Journal Article

Laurence Hyde and the Politics of Religion in Later Stuart England

Grant Tapsell

in The English Historical Review

Volume CXXV, issue 517, pages 1414-1448
Published in print December 2010 | ISSN: 0013-8266
Published online December 2010 | e-ISSN: 1477-4534 | DOI: http://dx.doi.org/10.1093/ehr/ceq344
Laurence Hyde and the Politics of Religion in Later Stuart England

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Religion has been increasingly reintegrated into the study of later seventeenth-century English politics. Nevertheless, historians of the later Stuart period have not displayed the same gusto for case studies of individuals’ careers as their colleagues working on the pre-civil war era. This article looks at the important role of religion within the career of Laurence Hyde, earl of Rochester (1642-1711), a very significant but under-studied politician whose long career in public life stretched from the Restoration to the latter part of Anne’s reign. It is argued that a vital dimension of Hyde’s religious beliefs can be supplied by a detailed consideration of his family life. His father’s example, his sister’s conversion, a series of early deaths, and his relationships with his brother-in-law – James II – and nieces – Mary II and Anne – all combined to define Hyde’s public status. The interplay of these factors would lead to acute crisis in the winter of 1686/7, when his position as the protestant chief minister of a catholic king became untenable, and chronic discontent thereafter until his death in 1711.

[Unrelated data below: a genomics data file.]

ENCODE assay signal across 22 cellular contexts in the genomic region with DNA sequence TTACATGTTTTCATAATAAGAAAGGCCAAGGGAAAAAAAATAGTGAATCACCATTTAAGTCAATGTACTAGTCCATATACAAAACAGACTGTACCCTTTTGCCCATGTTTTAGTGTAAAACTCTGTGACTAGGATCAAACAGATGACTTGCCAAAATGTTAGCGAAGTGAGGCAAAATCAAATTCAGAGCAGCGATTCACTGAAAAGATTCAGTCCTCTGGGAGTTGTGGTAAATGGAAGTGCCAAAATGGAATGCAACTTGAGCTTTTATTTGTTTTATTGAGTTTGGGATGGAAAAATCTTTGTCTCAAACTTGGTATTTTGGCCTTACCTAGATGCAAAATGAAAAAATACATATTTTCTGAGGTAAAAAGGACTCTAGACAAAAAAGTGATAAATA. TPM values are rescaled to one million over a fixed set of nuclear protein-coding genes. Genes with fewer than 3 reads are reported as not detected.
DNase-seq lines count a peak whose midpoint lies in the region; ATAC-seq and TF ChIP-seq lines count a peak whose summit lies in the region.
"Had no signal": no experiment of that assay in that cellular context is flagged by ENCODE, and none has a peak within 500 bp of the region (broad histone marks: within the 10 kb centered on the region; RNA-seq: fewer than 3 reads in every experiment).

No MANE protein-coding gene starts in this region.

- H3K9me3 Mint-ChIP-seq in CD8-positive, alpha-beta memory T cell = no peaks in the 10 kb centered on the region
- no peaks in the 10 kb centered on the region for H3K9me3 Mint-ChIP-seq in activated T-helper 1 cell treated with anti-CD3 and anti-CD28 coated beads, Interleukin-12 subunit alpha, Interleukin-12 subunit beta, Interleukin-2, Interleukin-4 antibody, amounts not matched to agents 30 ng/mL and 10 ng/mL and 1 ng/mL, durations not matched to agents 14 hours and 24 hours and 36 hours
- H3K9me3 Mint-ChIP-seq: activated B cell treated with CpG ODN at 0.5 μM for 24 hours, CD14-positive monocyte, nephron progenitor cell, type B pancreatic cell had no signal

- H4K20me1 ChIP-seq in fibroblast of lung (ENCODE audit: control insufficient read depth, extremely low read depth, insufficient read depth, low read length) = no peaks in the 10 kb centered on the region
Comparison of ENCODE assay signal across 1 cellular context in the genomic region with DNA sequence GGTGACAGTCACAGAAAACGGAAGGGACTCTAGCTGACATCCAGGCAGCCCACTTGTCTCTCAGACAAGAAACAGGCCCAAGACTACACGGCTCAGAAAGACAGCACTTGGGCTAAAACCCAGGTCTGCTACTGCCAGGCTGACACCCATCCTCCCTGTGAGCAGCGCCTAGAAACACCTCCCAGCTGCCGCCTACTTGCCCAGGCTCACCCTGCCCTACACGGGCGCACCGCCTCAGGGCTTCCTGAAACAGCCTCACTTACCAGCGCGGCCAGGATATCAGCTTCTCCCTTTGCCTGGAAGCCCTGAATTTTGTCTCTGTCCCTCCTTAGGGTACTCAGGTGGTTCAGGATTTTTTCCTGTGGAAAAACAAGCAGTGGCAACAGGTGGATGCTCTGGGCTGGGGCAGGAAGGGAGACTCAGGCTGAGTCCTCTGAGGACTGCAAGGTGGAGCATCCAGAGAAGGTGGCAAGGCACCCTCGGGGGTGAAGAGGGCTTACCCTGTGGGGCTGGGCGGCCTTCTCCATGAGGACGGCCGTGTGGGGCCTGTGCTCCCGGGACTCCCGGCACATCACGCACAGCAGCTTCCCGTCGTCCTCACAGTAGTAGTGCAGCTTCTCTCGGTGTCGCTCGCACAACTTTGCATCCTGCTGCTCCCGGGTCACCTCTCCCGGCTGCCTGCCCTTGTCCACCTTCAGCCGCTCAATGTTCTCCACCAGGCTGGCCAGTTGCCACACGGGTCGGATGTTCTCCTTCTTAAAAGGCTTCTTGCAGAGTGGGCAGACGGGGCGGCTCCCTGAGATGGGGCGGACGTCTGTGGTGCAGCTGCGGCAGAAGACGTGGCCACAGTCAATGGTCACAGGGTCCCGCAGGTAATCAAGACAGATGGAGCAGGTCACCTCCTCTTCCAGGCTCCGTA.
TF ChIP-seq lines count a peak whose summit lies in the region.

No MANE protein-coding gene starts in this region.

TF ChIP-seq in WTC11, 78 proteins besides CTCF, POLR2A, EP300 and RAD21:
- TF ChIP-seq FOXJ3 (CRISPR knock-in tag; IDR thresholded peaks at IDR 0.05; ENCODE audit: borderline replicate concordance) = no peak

Journal Article.  18174 words. 

Subjects: British History ; World History ; European History ; International History

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